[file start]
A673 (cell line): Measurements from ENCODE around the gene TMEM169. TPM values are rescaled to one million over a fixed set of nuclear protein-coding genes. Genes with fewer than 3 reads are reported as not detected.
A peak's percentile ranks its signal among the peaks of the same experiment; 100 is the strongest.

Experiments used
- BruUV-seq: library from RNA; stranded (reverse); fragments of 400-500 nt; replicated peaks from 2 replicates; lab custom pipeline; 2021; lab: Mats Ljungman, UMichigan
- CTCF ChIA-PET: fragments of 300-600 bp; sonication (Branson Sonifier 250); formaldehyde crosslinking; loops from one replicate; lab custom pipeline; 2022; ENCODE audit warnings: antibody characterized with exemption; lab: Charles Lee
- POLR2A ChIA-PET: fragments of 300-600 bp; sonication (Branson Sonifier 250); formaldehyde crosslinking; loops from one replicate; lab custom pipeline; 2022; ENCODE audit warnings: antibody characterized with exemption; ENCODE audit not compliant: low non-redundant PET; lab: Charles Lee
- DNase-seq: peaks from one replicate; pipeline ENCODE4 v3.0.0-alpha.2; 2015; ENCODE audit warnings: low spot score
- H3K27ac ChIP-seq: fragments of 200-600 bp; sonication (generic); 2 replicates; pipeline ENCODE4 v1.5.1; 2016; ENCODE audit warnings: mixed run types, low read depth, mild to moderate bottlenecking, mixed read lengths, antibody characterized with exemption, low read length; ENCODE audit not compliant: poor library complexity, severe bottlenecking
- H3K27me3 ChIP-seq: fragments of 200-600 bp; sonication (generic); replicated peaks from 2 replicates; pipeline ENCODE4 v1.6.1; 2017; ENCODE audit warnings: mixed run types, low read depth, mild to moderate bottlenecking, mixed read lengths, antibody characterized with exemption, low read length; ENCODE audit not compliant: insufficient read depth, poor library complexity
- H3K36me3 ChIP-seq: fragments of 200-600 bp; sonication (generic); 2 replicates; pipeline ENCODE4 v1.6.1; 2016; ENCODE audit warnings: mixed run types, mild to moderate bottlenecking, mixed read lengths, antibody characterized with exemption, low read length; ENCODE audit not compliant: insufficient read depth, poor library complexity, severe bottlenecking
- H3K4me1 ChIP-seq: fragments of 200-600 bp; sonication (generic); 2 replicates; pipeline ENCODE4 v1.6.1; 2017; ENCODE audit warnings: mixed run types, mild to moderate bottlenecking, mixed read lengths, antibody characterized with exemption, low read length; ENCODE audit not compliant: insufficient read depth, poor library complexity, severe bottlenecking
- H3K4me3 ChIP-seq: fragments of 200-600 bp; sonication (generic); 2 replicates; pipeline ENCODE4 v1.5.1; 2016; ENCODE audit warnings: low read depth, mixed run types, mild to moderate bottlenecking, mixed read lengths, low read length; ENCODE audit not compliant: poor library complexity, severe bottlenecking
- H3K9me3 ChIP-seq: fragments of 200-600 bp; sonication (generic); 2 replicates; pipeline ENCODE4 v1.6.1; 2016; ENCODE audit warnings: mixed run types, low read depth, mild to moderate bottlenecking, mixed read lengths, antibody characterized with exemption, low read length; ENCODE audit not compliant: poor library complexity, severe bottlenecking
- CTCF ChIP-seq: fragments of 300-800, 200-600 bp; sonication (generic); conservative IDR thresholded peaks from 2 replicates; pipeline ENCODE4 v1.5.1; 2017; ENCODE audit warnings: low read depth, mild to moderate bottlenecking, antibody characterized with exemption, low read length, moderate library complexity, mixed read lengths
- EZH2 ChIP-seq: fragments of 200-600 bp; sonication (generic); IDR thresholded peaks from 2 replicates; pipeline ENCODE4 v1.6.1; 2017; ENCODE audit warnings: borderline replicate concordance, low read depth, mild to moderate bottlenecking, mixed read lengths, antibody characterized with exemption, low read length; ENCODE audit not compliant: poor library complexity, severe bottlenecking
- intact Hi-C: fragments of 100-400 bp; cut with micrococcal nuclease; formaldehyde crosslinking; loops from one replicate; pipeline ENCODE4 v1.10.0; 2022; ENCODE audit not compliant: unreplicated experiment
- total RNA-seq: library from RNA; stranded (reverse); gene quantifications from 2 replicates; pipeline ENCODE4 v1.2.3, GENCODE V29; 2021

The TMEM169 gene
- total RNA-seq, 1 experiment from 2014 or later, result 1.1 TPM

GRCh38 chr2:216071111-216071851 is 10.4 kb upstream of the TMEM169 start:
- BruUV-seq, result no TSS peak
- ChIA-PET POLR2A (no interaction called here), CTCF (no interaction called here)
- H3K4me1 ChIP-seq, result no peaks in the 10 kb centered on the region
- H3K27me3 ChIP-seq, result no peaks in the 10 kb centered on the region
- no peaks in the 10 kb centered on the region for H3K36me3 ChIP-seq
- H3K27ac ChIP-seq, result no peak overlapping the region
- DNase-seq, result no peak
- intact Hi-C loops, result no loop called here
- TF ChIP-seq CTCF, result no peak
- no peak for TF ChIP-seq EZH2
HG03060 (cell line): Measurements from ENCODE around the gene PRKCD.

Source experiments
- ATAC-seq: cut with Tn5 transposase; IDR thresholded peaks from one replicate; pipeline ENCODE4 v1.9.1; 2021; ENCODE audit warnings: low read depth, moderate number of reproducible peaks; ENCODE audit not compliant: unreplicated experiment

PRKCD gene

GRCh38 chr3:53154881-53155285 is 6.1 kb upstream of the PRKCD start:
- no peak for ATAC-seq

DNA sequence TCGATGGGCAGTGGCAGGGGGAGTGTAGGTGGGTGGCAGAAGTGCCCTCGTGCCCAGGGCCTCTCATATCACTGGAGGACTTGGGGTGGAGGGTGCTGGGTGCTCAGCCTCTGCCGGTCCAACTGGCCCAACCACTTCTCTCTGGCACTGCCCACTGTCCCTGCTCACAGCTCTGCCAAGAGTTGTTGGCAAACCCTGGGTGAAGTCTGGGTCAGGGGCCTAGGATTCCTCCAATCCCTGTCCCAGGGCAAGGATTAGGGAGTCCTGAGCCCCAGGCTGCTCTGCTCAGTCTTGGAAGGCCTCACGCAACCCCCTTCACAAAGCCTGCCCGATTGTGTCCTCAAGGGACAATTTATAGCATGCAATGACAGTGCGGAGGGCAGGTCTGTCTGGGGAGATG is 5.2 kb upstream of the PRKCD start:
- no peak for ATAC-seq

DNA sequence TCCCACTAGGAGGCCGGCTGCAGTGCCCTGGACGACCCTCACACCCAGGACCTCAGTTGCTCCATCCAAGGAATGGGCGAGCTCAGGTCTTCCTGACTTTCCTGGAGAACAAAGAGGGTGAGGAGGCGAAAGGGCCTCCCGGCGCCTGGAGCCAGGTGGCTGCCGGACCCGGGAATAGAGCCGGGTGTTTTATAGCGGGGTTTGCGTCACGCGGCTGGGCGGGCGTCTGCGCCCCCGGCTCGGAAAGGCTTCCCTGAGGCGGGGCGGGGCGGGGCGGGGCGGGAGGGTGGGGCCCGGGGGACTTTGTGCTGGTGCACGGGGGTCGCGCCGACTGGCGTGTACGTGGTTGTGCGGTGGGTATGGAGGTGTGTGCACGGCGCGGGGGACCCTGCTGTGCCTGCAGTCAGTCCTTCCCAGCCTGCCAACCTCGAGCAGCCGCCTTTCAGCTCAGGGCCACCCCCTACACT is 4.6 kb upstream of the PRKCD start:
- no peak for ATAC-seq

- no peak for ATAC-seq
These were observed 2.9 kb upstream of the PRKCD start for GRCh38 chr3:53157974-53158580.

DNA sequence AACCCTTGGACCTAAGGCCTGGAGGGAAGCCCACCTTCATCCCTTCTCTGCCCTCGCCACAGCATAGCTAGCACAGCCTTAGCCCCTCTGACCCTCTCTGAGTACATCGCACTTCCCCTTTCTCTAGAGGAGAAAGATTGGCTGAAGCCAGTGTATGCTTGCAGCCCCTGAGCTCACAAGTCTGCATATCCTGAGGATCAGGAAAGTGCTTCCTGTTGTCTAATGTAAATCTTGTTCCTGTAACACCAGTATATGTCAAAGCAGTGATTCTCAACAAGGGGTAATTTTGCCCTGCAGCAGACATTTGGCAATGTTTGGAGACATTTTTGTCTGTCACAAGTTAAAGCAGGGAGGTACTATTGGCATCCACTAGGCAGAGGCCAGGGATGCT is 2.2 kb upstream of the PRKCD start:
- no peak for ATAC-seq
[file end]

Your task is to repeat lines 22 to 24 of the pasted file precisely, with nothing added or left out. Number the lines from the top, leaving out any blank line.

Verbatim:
- ChIA-PET POLR2A (no interaction called here), CTCF (no interaction called here)
- H3K4me1 ChIP-seq, result no peaks in the 10 kb centered on the region
- H3K27me3 ChIP-seq, result no peaks in the 10 kb centered on the region